Illustration by Darcy MuenchrathCar and Driver
The mountain of cars offered with a manual transmission has melted away like glacial cliffs. Think about it. If years ago we said that by 2020, Chevy’s next Corvette would be mid-engine (which we totally did) and Toyota and BMW would revive the Supra you’d be excited. But if we told you they’ed use an automatic transmission exclusively? You’d probably cancel your subscription.
Manufacturers used to put stick shifts into anything they could touch with a hole saw, but that stopped when automatic transmission evolved into something good. Even the quickest cars of the last decade use some form of automatic shifting. However, when it comes to 20th-century performance cars, manual-equipped examples generally retain more of their value than automatic ones. Plus, a five- or six-speed stick of that era easily outperforms its three or four-speed slushbox alternative. These offerings aren’t as obvious when you think of the manual-trans past.
Advertisement – Continue Reading Below
1988–91 BMW 735i
Back when BMW made cars for hardcore enthusiasts, it offered a five-speed manual in its largest and most luxurious model, the 735i. The combination was as unexpected as it was awesome, but few buyers equated German luxury with a clutch pedal, so not many were sold. It’s the one we’d buy.
2001–06 BMW X5
The first-gen X5 offered a three-pedal version for the same reason that the 7-series did in the late ’80s—BMW thought enthusiasts would want it. Clearly, not enough buyers took the “sport” part of “sport-utility” seriously, and sales were slow. Yes, we’re aware that BMW called it a “Sports Activity Vehicle.” We don’t care.
2011–2013 Buick Regal
Buick’s European-bred family sedan offered a six-speed manual in the 220-hp turbo version. Crazy, right? And the 255-hp GS version had one too. To repeat: There were manual Buicks! (Of course, that’s because they’re rebadged Opel Insignias, manual versions of which weren’t exactly rare.)
1984–90, 92–95 Dodge Caravan/Plymouth Voyager
A manual minivan might seem unconventional, but it strikes us as the perfect way to fight the blahs and teach kids the importance of a heel-toe downshift. There was even a turbo version with 150 horsepower. Don’t like Caravans and Voyagers? Well, you could get a 1991–93 Toyota Previa with a stick.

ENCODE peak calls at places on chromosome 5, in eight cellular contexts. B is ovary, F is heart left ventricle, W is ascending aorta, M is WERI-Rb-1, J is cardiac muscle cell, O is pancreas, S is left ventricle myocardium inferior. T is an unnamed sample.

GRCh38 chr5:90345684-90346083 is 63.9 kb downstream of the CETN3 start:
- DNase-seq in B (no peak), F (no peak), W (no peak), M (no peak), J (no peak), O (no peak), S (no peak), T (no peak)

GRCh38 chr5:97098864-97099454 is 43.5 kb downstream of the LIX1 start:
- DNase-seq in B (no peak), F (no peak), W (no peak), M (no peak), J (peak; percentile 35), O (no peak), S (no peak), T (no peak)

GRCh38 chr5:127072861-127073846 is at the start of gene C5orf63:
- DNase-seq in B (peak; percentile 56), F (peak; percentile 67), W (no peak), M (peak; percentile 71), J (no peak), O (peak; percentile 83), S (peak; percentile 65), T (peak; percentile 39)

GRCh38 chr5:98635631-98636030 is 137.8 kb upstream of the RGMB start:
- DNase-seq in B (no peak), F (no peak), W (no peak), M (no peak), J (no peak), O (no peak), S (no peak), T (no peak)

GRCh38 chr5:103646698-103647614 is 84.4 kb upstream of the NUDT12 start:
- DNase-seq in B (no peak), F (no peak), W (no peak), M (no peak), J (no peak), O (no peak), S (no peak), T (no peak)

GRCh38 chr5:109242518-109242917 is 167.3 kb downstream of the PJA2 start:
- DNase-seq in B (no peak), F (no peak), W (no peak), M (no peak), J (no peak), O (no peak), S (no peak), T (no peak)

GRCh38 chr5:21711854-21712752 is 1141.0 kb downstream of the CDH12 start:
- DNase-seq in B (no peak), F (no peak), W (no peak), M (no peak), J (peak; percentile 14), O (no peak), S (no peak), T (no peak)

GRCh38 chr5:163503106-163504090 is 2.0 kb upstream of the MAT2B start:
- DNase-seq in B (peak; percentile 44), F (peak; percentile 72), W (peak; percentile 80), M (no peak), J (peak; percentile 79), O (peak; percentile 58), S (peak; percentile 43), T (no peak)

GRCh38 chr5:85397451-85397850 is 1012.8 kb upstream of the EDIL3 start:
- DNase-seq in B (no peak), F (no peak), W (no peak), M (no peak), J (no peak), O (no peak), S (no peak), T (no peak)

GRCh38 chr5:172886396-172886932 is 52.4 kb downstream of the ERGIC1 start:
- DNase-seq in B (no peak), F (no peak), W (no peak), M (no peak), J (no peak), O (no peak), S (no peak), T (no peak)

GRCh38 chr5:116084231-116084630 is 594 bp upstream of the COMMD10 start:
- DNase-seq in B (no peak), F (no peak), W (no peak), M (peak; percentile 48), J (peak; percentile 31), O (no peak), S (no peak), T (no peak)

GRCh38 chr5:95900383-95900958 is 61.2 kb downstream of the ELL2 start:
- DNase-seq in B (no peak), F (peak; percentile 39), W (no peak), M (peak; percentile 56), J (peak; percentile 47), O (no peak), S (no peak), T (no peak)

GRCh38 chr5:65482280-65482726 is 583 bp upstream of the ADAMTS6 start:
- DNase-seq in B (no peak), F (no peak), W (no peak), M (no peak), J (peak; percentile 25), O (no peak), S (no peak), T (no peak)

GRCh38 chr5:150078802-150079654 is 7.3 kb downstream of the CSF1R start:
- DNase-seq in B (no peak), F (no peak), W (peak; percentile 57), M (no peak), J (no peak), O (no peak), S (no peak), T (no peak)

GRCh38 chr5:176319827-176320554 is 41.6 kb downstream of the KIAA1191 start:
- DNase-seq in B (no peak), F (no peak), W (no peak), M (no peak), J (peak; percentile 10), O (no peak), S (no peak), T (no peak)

1993–94 Jaguar XJS
Before 1993, every XJS sold in the U.S. had an automatic transmission, but then Jaguar decided to unexpectedly change that. Available only with the 4.0-liter inline-six, the brand’s five-speed manual lightened the XJS and made it fun in a way an automatic never could. Fewer than 200 were sold stateside.
2005–06 Jaguar X-type Sportwagon
With two cars on this list, Jaguar is clearly unafraid to drop a manual in an unexpected place. Based on Ford of Europe’s Mondeo, which offered a manual, the X-type wagon ended up with one, too, for two years of production. Only 1602 wagons were sold, and far, far fewer were manuals.
1992–93 Lexus ES300
The earlier ES250 also offered a five-speed manual, but the second-generation ES was a far more luxurious sedan than its predecessor, making the presence of three pedals just plain strange. Still, we’d rock a stick-shift ES without hesitation. Strange is good.
2006–2014 Mazda 5
A manual transmission goes a long way to calm the humility of driving a dorky family vehicle. Did you know the secret to immortality is drinking a quart of pickle juice each morning? Awe, who are we kidding. You’re already on Craigslist looking for a manual Mazda 5 in a new tab. See you in the afterlife.
1990–93 Mercedes-Benz 300SL
A 300SL cost about $90,000 in the early 1990s and carried all the refinement you’d expect of that price. What you might not expect is that Benz sold it with a dogleg manual. While that pegs our cool meter, only 397 iconoclastic customers took Mercedes up on it.
1984–87 Toyota Cressida
Toyota used to sell oddball cars, so let’s take a moment to celebrate one of the oddest. How’s this sound? A big rear-wheel-drive Toyota luxury sedan with the contemporary Supra’s inline-six and a five-speed manual transmission. Oh, what a feeling!
This content is created and maintained by a third party, and imported onto this page to help users provide their email addresses. You may be able to find more information about this and similar content at piano.io
Advertisement – Continue Reading Below